You’ve seen the superhero movies, but what about all the great films that didn’t have $50 million marketing budgets or didn’t attract much of an audience? There were plenty of sleepers in 2014, and many of them are now available on home video or on streaming services such as Netflix. Here are some don’t-miss films.
Chris Pine isn’t much of an actor to play the Tom Clancy take on James Bond, but in this origins story Pine isn’t expected to be Harrison Ford but merely the fresh-faced, slightly nervous young recruit just gaining his footing. A careful, methodical spy thriller that puts story over cheap thrills, Kenneth Branagh’s film features an able supporting cast including Kevin Costner as the mentor, Keira Knightley as a wily girlfriend and Branagh himself as a Russian terrorist with a plan to kneecap the U.S. economy.
The remake of the campy ’80s flick skipped the breezy one-liners and superfluous gore in favor of a smart story that reflects on the media, drone usage and free will instead of sticking merely to the original’s slightly ludicrous slate of villains. Sweden’s Joel Kinnaman does solid work in the title role while Michael Keaton is a lot of fun as a Steve Jobs-inflected tech guru and Gary Oldman is a standout as usual, bringing his trademark intelligence to the role of the chief scientist behind a project to make a cop’s few surviving body parts into a cyborg.
A black comedy about the news business, this satirical noir stars Jake Gyllenhaal as a creepy petty thief who wanders into video journalism and quickly becomes a star purveyor of gory images, zipping around the L.A. streetscape every night to beat the competition to the hottest and bloodies stories. Egged on by a news producer (Rene Russo), Gyllenhaal, who has the unnerving, just pretending-to-be-a-human quality of Anthony Perkins in Psycho, is enticingly strange as his character Louis Bloom makes use of his ethical flexibility in increasingly grotesque ways.
A Christian football movie starring Jim Caviezel, this disarmingly low-key film isn’t particularly strident in its faith but is well-grounded in its characters and its setting — a California high school that won every football game for more than a decade. Yet the film makes it clear that some things are more important than victory on the playing field, making the points that honor, respect and gratitude count for much more. The pivotal scene doesn’t take place anywhere near the gridiron but at a VA rehab center where the student athletes meet American troops who have left pieces of themselves on the battlefield.
6. The Drop
James Gandolfini’s final film is appropriately tough, unsentimental and smart. It’s set in a Brooklyn bar where Gandolfini and Tom Hardy play barmen who keep a watchful eye on deposits made there by a gang. After a robbery, the two men get increasingly enmeshed in a deadly plot that director Michael R. Roskam makes breathlessly exciting.
Steve Carell is a revelation as a freaky zillionaire, John du Pont, who runs a wrestling camp for Olympic-caliber athletes and develops an obsessive attachment to two brother wrestlers (Channing Tatum, Mark Ruffalo). Though the film strains a bit in its attempts to make du Pont an iconic American figure, it is a chilling, suspenseful, deeply weird and satisfyingly offbeat character portrait.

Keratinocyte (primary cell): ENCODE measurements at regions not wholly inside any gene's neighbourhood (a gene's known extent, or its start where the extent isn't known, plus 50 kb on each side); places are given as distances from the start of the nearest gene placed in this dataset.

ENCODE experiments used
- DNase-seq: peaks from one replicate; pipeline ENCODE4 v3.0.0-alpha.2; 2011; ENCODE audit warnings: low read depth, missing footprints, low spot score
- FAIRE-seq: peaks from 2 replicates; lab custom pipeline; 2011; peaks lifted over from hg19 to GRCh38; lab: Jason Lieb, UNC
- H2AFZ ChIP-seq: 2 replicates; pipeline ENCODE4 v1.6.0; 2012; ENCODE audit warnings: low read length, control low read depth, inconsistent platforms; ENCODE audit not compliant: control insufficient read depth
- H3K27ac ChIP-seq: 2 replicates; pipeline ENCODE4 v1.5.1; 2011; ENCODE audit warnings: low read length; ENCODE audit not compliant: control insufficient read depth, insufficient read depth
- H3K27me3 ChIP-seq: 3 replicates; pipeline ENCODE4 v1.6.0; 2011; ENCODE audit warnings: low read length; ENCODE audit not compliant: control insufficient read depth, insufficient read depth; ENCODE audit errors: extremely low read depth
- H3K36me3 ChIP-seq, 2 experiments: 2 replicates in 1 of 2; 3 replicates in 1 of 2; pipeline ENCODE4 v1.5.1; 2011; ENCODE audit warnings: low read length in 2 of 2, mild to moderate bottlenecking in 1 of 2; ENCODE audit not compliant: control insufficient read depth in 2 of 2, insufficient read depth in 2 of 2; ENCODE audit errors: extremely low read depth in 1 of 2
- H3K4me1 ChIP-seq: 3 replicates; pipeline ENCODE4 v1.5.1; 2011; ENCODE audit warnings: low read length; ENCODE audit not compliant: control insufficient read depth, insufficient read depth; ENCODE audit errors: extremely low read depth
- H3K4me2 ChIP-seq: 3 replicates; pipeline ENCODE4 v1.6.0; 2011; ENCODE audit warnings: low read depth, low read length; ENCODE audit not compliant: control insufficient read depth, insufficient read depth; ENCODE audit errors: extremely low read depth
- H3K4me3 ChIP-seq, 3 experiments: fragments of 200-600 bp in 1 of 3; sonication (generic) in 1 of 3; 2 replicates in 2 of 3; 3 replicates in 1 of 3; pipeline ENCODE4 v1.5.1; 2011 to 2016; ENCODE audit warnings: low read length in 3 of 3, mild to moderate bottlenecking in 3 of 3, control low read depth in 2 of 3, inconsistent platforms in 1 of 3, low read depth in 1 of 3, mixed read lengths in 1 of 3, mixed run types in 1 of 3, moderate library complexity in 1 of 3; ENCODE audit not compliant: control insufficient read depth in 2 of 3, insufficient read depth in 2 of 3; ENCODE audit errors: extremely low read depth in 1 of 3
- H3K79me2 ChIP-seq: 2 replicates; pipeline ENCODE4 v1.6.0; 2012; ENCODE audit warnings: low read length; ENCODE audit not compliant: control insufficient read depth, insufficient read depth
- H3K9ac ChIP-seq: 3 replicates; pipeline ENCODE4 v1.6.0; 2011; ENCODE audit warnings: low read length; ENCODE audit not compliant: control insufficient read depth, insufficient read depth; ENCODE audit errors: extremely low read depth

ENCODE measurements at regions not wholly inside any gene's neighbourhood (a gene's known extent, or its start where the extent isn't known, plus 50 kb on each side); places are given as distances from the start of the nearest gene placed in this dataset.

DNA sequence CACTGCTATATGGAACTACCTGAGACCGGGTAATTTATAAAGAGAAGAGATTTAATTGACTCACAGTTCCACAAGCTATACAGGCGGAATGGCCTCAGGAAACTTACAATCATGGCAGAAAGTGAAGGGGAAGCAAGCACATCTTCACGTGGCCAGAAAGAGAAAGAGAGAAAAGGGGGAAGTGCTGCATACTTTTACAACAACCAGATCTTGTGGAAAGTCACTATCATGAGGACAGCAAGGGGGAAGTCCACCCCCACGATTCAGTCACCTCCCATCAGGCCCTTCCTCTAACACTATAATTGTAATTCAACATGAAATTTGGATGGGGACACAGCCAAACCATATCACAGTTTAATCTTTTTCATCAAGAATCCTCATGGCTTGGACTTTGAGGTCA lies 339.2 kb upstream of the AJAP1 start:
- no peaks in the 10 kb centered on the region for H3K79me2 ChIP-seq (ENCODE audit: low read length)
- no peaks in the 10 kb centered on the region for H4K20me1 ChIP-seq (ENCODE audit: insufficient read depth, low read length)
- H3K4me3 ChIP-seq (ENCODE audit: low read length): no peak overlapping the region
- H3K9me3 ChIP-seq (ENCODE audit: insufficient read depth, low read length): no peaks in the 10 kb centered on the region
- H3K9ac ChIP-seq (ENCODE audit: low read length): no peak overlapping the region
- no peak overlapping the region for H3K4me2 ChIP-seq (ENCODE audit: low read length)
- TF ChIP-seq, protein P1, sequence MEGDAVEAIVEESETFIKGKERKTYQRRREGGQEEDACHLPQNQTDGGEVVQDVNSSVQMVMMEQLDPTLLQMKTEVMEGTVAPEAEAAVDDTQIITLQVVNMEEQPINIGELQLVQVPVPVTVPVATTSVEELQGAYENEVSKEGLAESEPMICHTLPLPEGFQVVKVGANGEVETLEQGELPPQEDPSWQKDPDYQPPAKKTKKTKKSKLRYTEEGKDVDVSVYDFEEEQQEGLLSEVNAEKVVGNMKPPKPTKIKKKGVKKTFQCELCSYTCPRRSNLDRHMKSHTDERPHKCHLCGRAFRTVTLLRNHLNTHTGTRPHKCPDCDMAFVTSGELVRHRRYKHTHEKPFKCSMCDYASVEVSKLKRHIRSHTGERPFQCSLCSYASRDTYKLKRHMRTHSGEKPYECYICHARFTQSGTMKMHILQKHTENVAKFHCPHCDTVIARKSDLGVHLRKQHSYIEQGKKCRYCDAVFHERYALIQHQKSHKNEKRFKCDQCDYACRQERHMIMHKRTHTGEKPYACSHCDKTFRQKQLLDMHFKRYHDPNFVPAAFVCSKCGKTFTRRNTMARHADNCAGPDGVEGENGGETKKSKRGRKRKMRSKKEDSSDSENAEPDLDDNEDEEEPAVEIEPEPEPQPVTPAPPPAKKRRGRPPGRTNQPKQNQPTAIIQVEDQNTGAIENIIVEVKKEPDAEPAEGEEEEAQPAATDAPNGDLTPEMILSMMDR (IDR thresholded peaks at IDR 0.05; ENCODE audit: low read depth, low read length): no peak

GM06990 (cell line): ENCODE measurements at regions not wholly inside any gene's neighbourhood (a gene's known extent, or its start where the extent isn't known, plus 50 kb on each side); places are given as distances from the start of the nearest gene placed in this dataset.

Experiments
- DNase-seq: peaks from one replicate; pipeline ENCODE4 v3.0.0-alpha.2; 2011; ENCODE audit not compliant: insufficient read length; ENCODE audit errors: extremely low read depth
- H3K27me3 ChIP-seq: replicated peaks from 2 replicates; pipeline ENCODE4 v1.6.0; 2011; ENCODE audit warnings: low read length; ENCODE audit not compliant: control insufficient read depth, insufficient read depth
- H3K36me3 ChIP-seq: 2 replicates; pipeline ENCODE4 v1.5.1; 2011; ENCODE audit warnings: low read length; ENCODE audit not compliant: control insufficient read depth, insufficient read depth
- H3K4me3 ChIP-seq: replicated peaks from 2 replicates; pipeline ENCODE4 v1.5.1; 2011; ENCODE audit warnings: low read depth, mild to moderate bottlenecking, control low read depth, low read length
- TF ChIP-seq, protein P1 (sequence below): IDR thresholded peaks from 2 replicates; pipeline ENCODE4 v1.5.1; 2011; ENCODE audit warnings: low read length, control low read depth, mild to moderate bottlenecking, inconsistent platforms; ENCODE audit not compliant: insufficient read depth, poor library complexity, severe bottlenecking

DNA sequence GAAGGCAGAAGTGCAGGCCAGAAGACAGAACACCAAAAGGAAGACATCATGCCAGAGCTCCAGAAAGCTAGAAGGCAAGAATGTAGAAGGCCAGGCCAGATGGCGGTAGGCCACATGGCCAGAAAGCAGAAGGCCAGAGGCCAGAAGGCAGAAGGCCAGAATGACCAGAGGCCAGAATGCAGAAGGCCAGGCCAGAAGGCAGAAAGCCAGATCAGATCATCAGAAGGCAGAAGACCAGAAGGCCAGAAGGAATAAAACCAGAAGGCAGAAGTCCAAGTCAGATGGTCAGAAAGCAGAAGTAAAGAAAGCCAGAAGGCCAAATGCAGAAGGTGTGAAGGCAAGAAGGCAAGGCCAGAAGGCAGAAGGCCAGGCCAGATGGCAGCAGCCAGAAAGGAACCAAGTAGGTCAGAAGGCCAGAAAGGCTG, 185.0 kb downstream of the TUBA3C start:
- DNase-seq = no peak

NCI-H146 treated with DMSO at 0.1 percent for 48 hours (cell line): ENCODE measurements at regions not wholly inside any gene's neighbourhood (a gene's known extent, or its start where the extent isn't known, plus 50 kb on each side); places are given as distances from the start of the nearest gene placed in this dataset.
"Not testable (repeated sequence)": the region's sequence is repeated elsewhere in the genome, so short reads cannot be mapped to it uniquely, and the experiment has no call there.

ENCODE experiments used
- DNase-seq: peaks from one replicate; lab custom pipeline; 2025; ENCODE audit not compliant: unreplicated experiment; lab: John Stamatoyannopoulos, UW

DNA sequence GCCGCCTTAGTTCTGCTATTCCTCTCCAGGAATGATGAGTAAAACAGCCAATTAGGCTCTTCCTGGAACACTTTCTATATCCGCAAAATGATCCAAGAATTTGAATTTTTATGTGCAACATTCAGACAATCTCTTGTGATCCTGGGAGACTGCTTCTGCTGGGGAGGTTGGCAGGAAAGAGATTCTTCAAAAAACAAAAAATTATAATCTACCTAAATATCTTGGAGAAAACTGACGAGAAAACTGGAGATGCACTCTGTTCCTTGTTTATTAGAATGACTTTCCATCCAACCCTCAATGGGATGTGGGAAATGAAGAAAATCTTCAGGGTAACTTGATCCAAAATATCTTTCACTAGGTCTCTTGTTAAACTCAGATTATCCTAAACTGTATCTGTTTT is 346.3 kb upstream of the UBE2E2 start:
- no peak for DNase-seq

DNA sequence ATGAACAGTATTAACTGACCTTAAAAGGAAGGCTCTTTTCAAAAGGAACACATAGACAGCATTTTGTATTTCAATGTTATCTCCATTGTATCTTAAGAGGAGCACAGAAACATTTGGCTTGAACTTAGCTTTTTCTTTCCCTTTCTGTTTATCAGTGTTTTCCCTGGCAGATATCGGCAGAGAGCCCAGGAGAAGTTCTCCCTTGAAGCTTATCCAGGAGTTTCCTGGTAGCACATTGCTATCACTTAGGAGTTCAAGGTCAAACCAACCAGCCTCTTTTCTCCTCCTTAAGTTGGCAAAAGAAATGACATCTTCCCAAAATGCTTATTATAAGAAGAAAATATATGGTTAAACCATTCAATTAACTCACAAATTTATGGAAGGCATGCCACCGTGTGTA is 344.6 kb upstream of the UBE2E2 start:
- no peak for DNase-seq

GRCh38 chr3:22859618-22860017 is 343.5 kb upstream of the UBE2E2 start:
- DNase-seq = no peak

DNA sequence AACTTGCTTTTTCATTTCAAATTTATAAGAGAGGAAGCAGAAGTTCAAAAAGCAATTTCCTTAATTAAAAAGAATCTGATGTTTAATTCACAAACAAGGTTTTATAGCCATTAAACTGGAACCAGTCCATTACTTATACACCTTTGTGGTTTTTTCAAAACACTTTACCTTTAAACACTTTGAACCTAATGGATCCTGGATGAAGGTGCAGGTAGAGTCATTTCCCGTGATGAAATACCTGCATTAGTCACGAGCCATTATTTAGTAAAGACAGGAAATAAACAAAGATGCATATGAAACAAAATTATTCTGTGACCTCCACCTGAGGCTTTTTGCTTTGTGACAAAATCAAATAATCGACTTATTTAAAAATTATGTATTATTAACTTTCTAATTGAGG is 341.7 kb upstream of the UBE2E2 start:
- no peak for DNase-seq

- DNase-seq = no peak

Long-serving character actor J.K. Simmons is an Oscar favorite for his work as a tyrannical music teacher and band coach who physically and psychologically torments a young drummer (Miles Teller) who wants to be better than just good. A narrowly focused two-hander, this film nevertheless dramatizes big ideas like what it takes to achieve true brilliance and the price paid by our sniveling fear of political correctness.
One of the year’s cleverest action movies, this one takes place in a near-future when a hysterical over-reaction to global warming causes global cooling, and on a snow-covered Earth the only survivors are the passengers on a surprisingly long train divided by cars and castes. Chris Evans of Captain America leads a peasant uprising by the worker-bees in the back of the train who gradually work their way up to increasing wonders and horrors as they get closer and closer to the man in command (Ed Harris).
An experimental movie made to prove the point that spending an hour and a half with a single character inside a moving car can be compelling cinema, this one was another opportunity for Tom Hardy to shine. He plays an omnicompetent engineer trying to keep a building, a family and a girlfriend from falling apart as he makes a series of dramatic phone calls on a night drive in England.
1. The Signal
Aspects of Twelve Monkeys, Logan’s Run and The Matrix fuel this twisty, cerebral sci-fi film about a trio of M.I.T. students, a mysterious hacker and aliens. Light on the kinds of cheap thrills we expect from sci-fi blockbusters, this engrossing low-budget film rewards close attention.